A survey of 404 GPs in England showed that just one in 10 implemented Joint British Societies (JBS2) and NICE guidelines to screen the over-40s for cardiovascular risk factors.
This is despite a sub-study of 249 GPs showing that 91 per cent view JBS2 guidance to be important for good clinical practice.
Of the 404 GPs questioned, time was perceived to be the biggest restriction to screening for cardiovascular disease (CVD), followed by achieving patient appointments, administration costs and a lack of specific reimbursement.
Moreover, 57 per cent of GPs said that inclusion in the quality framework was the best way of ensuring comprehensive CVD screening.
The survey was commissioned by the Primary Care Cardiovascular Society (PCCS), Primary Care Diabetes Society and the cholesterol charity, Heart UK.
Dr Sarah Jarvis, west London GP and member of the PCCS and Heart UK, said: 'If you want anything to be implemented comprehensively in general practice it has to be put in the quality framework.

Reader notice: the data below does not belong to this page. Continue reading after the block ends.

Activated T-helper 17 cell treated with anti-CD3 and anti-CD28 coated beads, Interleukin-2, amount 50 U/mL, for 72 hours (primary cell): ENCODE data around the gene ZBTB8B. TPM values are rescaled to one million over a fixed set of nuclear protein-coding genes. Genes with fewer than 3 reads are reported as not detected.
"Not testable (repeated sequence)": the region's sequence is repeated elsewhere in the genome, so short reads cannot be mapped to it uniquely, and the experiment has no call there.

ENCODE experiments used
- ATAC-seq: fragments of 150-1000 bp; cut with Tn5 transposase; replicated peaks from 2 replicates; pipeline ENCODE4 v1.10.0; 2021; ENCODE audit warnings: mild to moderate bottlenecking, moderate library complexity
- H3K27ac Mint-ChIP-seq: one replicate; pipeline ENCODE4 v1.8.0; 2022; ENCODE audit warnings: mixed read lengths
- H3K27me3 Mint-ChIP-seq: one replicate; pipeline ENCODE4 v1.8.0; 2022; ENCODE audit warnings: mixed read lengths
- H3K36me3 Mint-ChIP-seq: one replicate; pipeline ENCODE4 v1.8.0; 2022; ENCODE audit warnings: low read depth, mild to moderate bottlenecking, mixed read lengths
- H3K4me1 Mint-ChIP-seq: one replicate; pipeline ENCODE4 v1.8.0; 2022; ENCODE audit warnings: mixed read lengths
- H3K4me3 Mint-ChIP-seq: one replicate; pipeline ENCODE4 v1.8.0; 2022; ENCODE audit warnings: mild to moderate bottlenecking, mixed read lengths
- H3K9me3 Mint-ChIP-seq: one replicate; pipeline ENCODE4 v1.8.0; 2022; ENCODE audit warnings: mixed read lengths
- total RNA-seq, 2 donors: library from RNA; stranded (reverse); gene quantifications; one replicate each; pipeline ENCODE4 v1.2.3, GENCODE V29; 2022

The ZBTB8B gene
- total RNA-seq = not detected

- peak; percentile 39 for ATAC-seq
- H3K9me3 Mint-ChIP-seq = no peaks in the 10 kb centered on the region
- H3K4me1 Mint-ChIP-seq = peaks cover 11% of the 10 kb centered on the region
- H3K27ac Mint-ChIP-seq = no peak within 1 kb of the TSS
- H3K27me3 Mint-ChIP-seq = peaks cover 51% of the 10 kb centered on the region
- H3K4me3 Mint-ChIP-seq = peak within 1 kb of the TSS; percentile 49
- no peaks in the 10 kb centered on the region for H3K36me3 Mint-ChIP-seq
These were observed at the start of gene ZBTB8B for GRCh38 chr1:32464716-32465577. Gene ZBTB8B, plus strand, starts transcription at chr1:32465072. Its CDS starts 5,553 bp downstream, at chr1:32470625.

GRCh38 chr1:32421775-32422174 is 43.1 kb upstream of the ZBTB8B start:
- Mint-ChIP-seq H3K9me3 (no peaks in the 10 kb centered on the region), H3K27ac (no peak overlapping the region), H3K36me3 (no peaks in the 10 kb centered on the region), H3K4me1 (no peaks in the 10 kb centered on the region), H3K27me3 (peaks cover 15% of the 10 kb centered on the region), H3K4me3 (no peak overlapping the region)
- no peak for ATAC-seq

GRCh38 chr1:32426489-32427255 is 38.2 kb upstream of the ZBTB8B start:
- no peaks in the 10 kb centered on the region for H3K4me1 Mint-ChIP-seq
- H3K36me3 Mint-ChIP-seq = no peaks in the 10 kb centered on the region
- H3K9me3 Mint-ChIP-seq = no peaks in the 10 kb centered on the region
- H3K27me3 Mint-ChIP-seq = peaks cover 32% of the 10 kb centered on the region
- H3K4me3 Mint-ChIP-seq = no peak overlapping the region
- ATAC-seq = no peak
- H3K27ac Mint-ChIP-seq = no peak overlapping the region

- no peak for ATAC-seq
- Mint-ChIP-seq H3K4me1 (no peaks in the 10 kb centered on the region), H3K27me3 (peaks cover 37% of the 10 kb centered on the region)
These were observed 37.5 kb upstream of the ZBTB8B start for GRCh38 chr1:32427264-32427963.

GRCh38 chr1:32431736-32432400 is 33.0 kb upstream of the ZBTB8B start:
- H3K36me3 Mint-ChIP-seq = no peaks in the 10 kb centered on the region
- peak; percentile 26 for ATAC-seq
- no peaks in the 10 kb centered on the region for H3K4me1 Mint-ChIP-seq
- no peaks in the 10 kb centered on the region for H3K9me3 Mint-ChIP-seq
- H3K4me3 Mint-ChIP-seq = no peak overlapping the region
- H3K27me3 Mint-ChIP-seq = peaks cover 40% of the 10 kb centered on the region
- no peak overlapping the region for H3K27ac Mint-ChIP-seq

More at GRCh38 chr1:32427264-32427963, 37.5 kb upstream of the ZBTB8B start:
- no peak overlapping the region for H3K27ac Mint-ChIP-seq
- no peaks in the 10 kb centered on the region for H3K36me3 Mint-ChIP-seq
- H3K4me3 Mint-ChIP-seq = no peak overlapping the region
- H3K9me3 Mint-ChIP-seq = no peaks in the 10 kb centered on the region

'It's daft we have a quality framework domain for obesity, but there's nothing in there about identifying being at risk of CVD.'
When 331 GPs were asked how they screened patients for CVD, 56 per cent said they screened opportunistically.
Of the remainder, 8 per cent said as a result of patient audit, 5 per cent as a result of another discussion and 1 per cent from visual evidence.
The DoH was expected to launch a CVD screening programme in April, but after deciding the original strategy was not 'very effective', it went back to the drawing board.
Dr Bill Kirkup, chairman of the DoH Vascular Programme Board, said: 'We are currently looking at a range of options for vascular risk assessment and management, as well as the associated benefits and costs, but no decision has yet been taken.
'This is a complex area which requires careful study,' he added.
'GP practices are already developing registers of patients who are at risk of developing CVD, and guidance from NICE says that offering statins to those patients at high risk is cost effective.'